The silence of the afternoon is broken only by the song of a blackbird. It might be after three o’clock, but there are no children’s voices, none of the shouting and laughter that fills the air when school gates open. There are moments when I wonder where the children have all gone. Within half a mile, there are two large primary schools, within a mile, two further primary schools and three secondary schools: if the students are all at home, then why are gardens not filled with the sounds of the presence of hundreds of voices? Sometimes it seems that Hamelin-like, they may have disappeared.
The blackbird’s voice is suddenly supplemented by the whistle of a train, and lines from the opening chapter of Winnie the Pooh come to mind.
One day when he was out walking, he came to an open place in the middle of the forest, and in the middle of this place was a large oak tree, and, from the top of the tree, there came a loud buzzing-noise.
Winnie-the-Pooh sat down at the foot of the tree, put his head between his paws and began to think.
First of all he said to himself: “That buzzing-noise means something.You don’t get a buzzing-noise like that, just buzzing and buzzing, without its meaning something.If there’s a buzzing-noise, somebody’s making a buzzing noise, and the only reason for making a buzzing-noise that I know of is because you’re a bee.”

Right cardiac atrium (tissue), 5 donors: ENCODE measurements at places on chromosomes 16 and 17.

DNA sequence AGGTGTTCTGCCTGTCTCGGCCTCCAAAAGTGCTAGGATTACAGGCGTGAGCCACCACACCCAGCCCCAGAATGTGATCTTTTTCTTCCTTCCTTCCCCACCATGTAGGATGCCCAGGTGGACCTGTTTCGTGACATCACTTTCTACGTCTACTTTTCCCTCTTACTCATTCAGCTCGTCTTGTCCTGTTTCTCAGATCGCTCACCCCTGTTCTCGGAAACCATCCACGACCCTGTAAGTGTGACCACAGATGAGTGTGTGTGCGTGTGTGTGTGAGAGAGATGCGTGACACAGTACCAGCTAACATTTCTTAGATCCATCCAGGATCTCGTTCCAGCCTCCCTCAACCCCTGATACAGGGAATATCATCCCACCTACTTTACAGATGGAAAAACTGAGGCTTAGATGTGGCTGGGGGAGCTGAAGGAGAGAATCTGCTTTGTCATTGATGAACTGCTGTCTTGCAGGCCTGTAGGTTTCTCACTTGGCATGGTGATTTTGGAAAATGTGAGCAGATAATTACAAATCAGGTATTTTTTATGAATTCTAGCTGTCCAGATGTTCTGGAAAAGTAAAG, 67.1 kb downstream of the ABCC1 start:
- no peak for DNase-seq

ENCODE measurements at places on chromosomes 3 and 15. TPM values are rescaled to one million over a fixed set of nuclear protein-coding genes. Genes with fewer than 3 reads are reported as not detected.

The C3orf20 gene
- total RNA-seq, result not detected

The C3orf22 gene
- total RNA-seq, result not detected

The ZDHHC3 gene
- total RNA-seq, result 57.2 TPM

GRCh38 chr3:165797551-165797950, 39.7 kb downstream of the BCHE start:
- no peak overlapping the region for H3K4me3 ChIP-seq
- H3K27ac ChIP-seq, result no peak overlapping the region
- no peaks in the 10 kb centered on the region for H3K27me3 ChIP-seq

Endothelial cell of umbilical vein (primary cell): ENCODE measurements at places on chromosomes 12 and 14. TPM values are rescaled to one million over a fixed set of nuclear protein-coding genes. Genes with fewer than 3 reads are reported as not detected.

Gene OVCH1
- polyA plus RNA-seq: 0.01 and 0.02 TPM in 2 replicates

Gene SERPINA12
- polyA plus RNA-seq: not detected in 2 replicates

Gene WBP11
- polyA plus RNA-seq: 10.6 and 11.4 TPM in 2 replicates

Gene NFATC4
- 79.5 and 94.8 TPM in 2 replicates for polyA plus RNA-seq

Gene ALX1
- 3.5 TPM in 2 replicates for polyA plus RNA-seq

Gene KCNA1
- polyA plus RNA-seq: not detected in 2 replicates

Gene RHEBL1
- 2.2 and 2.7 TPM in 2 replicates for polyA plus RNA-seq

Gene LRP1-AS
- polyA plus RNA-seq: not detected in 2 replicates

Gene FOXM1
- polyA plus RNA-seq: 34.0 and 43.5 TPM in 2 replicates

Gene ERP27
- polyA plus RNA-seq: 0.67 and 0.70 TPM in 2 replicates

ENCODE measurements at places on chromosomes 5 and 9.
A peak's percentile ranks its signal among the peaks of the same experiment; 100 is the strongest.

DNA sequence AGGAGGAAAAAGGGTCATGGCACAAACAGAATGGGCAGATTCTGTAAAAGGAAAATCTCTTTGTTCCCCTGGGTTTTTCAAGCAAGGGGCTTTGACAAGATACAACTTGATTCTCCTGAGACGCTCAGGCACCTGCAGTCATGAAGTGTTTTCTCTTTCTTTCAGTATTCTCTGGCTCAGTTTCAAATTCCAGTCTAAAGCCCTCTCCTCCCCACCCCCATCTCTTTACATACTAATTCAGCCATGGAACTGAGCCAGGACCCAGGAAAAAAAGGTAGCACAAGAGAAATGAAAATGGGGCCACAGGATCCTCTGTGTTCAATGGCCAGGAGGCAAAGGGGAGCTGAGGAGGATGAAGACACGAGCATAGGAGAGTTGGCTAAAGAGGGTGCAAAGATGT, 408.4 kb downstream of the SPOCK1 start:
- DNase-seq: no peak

Then he thought another long time, and said: “And the only reason for being a bee that I know of is making honey.”
And then he got up, and said: “And the only reason for making honey is so as I can eat it.”
To follow the relentless logic of A.A. Milne: if there is the sound of a train whistle, then the only thing with a reason for making that noise is a train. And if there is a train, then the only reason for there being a train is that railway services have resumed. And the only reason for railway services resuming is that the world is returning to normal.
Turning to look out of the window, a locomotive and carriages in the distinctive dark green of the Great Western Railway went rattling across the viaduct. Had I been on that train, I could have been in London by teatime.
A small bear would have found great reassurance in such a sound.
Rattling reassurance — No Comments
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